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Unformatted text preview: Thevenin Probs, 7/11/01 ‘  P4.1 — @R.A. Decarlo & P. M. Lin PROBLEM SOLUTIONS CHAPTER 4 SOLUTION 4.1. First, find V0“, / Vs for each circuit. Then solve for R knowing Vow = W =i 14.142V. (a) Writing KCL at the inverting terminal, 1/ 1 k(v_ — vs) =1/ R(Vout — v_) 2 Vom / VS = —R/ 1k, since
the inverting terminal is a virtual short. Solving for R = ~V0m . 1k / VS = 2.828kQ. (b) Writing KCL at the inverting terminal, VS /1.5k = (Vow — VS)/ R 2 Vzmt / VS = R/ 1.5k +1, solving
for R = 1.5k(V0m / VS ~ 1) = 2.743k9. (c) From (a) V0“, / Vs = —12k / R, thus R = —12kVS / V0“, =4.243k§2. (d) This is the same circuit as (b) except the output voltage is taken across two resistors. Thus Va”, = ‘ #300 + 6) = 22.627V. Using the general form from (b), R = 400(V0u, / V, — 1) = 1.4mm SOLUTION 4.2. (a) First, ﬁnd the voltage at the noninverting terminal as v+ = 1/ 2  Vs. Then write KCL at the inverting terminal, and make use of the virtual short property,
(VS /2)/10k =(V0m — VS /2)/30k 2 Vow / VS =30k(1/ 20k +1/ 60k) = 2. (b) Relating the output of the ampliﬁer to the output of the circuit V — Wimp (500 / 800). Then writing ’ out— KCL at the inverting terminal, Vs / 400 = (Vamp —— VS) /1 .2k 2 Vamp / VS 2 l.2k / 400 +1 = 4. Therefore
Vout / Vs : (Vamp / (Vout / Vamp): 2'5 (0) Note that since no current goes into the non—inverting terminal of the opamp, the voltage at that node is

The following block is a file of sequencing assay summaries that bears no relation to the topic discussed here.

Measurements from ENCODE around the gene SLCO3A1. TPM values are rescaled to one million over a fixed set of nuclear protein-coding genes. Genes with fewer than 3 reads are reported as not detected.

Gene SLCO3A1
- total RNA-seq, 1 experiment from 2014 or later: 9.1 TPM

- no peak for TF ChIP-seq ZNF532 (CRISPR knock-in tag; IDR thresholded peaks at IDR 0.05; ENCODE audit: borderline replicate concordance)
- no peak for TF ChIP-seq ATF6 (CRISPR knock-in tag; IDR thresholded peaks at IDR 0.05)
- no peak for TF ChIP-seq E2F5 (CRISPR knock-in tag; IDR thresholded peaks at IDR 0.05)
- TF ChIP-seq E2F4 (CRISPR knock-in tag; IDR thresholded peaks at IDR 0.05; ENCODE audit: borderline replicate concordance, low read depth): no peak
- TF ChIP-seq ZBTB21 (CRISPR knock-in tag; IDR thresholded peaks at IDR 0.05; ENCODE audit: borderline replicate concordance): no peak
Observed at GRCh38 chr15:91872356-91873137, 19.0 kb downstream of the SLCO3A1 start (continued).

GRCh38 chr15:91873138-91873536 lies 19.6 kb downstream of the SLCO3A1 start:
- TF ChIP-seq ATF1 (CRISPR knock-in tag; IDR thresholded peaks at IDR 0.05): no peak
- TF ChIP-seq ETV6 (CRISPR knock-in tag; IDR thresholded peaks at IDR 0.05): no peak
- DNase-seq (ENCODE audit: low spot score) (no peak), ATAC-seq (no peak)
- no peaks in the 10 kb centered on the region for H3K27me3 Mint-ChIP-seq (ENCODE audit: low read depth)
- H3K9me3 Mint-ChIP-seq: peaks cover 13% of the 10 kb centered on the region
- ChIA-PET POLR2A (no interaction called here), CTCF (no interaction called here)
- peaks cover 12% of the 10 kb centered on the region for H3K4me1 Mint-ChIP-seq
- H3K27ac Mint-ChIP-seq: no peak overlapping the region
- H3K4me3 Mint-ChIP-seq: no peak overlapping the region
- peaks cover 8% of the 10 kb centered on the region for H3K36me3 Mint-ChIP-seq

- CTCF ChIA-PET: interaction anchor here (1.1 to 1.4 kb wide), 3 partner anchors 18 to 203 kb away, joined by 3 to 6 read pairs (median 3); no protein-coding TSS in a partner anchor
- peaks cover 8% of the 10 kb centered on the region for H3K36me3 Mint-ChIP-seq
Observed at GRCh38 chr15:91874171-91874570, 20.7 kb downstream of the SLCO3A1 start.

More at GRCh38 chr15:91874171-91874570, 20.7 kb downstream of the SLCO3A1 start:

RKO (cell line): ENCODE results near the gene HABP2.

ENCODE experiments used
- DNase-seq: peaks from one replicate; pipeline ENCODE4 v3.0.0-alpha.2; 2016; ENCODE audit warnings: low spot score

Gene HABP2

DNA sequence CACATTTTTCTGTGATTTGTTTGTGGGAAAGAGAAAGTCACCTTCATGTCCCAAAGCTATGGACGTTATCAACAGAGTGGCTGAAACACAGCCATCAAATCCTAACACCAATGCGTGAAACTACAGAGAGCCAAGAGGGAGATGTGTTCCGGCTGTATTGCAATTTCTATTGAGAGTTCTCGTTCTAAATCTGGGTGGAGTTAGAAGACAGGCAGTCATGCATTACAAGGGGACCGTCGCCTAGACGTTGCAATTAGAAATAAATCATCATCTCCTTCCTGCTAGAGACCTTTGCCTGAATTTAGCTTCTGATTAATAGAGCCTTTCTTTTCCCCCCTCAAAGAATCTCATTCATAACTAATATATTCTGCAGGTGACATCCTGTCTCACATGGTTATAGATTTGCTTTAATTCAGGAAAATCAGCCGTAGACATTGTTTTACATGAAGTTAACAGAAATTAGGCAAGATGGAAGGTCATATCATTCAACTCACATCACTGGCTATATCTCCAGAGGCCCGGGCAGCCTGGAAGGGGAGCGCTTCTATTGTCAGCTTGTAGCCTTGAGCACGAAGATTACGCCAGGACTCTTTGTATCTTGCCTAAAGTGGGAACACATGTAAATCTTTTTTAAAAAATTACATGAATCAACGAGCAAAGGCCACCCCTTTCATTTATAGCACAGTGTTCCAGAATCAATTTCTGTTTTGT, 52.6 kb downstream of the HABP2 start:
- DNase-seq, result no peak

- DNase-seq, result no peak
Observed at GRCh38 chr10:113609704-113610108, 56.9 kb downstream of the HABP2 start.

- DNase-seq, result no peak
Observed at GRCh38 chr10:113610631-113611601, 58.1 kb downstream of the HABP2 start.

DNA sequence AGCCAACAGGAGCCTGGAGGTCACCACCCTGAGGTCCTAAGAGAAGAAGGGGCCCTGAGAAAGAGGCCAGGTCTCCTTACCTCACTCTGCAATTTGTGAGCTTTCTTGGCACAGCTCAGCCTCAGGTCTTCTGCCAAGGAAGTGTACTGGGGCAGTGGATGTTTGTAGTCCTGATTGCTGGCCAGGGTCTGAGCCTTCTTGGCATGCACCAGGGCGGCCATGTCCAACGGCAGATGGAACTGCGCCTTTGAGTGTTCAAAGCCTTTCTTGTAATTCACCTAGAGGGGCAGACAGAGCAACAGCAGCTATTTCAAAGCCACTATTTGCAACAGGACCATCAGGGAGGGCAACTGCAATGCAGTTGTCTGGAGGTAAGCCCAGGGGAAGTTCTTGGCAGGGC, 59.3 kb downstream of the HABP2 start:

—V\,. KCL at the inverting terminal, —Vs / 4k = (Vow + VS )/ 20k 2 Vow / VS = ~6. SOLUTION 4.3. Write KCL for both terminals,
(V_ —Vl)/lk =(Vo — V_)/2k
V_ /lk= (V0— V_)/ 3k Solving and doing the appropriate substitutions, V0 / Vl = —8. SOLUTION 4.4. This is essentially the basic inverting configuration, which is deﬁned as
VO/Vl =—2k/1k=—2. Thevenin Probs, 7/11/01  P4.2  @R.A. Decarlo & P. M. Lin . . . 100 _
SOLUTION 4.5. (a) By voltage d1v1s1on VL = 1V  50—0 : 0.5V. Usmg Ohm’s law 1
= =______=5 A
S L 100 +100 m
(b) No current ﬂows in the input terminal of an ideal op—amp, thus I S = 0A and VL = 1V. From Ohm’s law 1a = IL = VL /100 =10mA. SOLUTION 4.6. (a) Using voltage division, = 32l(8+24) =3.
1 S [32l(8+24)]+8 3 S
24
V = V = 0.5V
0‘” 1(24 + 8) s
(b) By voltage division,
32
V = V =0.8V
1 5(32 +40) 5
24
V = V = 0.6V
0'” 1(24 +8) 5 32
32 +8 (c) Using voltage division, V1 = V4 ) = 0.8Vs , as no current enters the non—inverting terminal of the 24
24+8 op—amp. Due to the virtual short property, V0,” = Vl( ) = 0.6Vl. This is indeed the same results as (b), which should be expected because of the isolation provided by the ideal buffers. SOLUTION 4.7. Write KCL at the inverting terminal,
—Vsl Vsz/ = Vout => Vow = —4VSl —2VS2 SOLUTION 4.8. (a) The voltage at the noninverting terminal is V+ = 3 / 2V , KCL at the inverting
terminal gives (1.5— 2.5) /10k = (Vow —l.5)/ 30k => V0”, = —l.5V. The power is P = V02“. / 500 = 4.5mW.
(b) The voltage at the non—inverting terminal is 3V this time, thus KCL (3 — 2.5)/ 1Qk = (Vow — 3) / 30k => Vow = 4.5V. The power is P = V3“. /500 = 40.5mW. SOLUTION 4.10. This is a cascade of two noninverting conﬁguration opamp of the form